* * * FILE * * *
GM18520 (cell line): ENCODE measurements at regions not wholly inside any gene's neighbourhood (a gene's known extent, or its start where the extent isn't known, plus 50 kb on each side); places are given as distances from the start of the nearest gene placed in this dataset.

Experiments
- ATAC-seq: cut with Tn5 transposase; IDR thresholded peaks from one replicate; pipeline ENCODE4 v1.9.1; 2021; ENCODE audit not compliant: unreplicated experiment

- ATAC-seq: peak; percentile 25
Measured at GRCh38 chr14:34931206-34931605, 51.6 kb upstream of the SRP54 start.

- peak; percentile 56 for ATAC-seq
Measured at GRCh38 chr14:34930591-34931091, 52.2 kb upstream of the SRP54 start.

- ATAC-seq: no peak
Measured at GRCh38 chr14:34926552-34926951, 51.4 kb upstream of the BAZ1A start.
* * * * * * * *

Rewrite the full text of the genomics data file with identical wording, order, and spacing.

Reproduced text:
GM18520 (cell line): ENCODE measurements at regions not wholly inside any gene's neighbourhood (a gene's known extent, or its start where the extent isn't known, plus 50 kb on each side); places are given as distances from the start of the nearest gene placed in this dataset.

Experiments
- ATAC-seq: cut with Tn5 transposase; IDR thresholded peaks from one replicate; pipeline ENCODE4 v1.9.1; 2021; ENCODE audit not compliant: unreplicated experiment

- ATAC-seq: peak; percentile 25
Measured at GRCh38 chr14:34931206-34931605, 51.6 kb upstream of the SRP54 start.

- peak; percentile 56 for ATAC-seq
Measured at GRCh38 chr14:34930591-34931091, 52.2 kb upstream of the SRP54 start.

- ATAC-seq: no peak
Measured at GRCh38 chr14:34926552-34926951, 51.4 kb upstream of the BAZ1A start.